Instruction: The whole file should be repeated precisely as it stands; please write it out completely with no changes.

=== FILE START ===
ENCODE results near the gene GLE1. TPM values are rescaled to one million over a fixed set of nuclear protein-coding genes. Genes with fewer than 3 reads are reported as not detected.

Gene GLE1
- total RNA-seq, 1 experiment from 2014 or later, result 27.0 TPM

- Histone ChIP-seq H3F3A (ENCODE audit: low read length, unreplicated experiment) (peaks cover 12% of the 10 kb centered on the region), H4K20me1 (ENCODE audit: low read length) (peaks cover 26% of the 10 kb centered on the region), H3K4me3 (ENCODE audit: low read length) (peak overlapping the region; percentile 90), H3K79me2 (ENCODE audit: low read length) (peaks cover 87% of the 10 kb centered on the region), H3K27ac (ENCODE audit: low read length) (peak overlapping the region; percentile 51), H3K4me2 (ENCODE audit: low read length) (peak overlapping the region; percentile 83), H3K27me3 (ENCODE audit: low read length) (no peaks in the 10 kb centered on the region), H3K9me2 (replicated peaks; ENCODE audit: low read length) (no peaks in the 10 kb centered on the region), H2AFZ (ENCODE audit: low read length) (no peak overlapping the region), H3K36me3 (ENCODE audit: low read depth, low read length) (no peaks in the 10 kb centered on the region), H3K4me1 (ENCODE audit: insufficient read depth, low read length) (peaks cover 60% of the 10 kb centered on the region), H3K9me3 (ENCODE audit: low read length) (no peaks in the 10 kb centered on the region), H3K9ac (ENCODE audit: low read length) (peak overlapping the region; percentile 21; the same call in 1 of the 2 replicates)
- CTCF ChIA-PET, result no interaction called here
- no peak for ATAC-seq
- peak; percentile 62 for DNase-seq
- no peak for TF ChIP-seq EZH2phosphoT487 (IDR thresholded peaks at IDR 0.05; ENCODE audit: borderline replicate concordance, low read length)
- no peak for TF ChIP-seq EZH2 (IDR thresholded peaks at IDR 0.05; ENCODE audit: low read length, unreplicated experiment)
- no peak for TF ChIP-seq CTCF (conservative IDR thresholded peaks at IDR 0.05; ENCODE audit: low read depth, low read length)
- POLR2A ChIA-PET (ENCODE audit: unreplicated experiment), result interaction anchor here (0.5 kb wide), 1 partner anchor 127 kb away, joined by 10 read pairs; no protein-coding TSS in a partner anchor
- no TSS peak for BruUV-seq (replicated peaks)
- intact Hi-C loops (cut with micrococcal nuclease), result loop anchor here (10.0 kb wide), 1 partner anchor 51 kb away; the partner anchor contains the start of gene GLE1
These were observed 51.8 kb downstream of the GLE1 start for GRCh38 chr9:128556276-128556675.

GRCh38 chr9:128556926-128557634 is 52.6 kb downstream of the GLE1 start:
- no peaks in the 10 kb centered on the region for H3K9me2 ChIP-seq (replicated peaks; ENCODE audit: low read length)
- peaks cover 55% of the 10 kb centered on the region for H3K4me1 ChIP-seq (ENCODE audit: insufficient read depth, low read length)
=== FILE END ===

ENCODE results near the gene GLE1. TPM values are rescaled to one million over a fixed set of nuclear protein-coding genes. Genes with fewer than 3 reads are reported as not detected.

Gene GLE1
- total RNA-seq, 1 experiment from 2014 or later, result 27.0 TPM

- Histone ChIP-seq H3F3A (ENCODE audit: low read length, unreplicated experiment) (peaks cover 12% of the 10 kb centered on the region), H4K20me1 (ENCODE audit: low read length) (peaks cover 26% of the 10 kb centered on the region), H3K4me3 (ENCODE audit: low read length) (peak overlapping the region; percentile 90), H3K79me2 (ENCODE audit: low read length) (peaks cover 87% of the 10 kb centered on the region), H3K27ac (ENCODE audit: low read length) (peak overlapping the region; percentile 51), H3K4me2 (ENCODE audit: low read length) (peak overlapping the region; percentile 83), H3K27me3 (ENCODE audit: low read length) (no peaks in the 10 kb centered on the region), H3K9me2 (replicated peaks; ENCODE audit: low read length) (no peaks in the 10 kb centered on the region), H2AFZ (ENCODE audit: low read length) (no peak overlapping the region), H3K36me3 (ENCODE audit: low read depth, low read length) (no peaks in the 10 kb centered on the region), H3K4me1 (ENCODE audit: insufficient read depth, low read length) (peaks cover 60% of the 10 kb centered on the region), H3K9me3 (ENCODE audit: low read length) (no peaks in the 10 kb centered on the region), H3K9ac (ENCODE audit: low read length) (peak overlapping the region; percentile 21; the same call in 1 of the 2 replicates)
- CTCF ChIA-PET, result no interaction called here
- no peak for ATAC-seq
- peak; percentile 62 for DNase-seq
- no peak for TF ChIP-seq EZH2phosphoT487 (IDR thresholded peaks at IDR 0.05; ENCODE audit: borderline replicate concordance, low read length)
- no peak for TF ChIP-seq EZH2 (IDR thresholded peaks at IDR 0.05; ENCODE audit: low read length, unreplicated experiment)
- no peak for TF ChIP-seq CTCF (conservative IDR thresholded peaks at IDR 0.05; ENCODE audit: low read depth, low read length)
- POLR2A ChIA-PET (ENCODE audit: unreplicated experiment), result interaction anchor here (0.5 kb wide), 1 partner anchor 127 kb away, joined by 10 read pairs; no protein-coding TSS in a partner anchor
- no TSS peak for BruUV-seq (replicated peaks)
- intact Hi-C loops (cut with micrococcal nuclease), result loop anchor here (10.0 kb wide), 1 partner anchor 51 kb away; the partner anchor contains the start of gene GLE1
These were observed 51.8 kb downstream of the GLE1 start for GRCh38 chr9:128556276-128556675.

GRCh38 chr9:128556926-128557634 is 52.6 kb downstream of the GLE1 start:
- no peaks in the 10 kb centered on the region for H3K9me2 ChIP-seq (replicated peaks; ENCODE audit: low read length)
- peaks cover 55% of the 10 kb centered on the region for H3K4me1 ChIP-seq (ENCODE audit: insufficient read depth, low read length)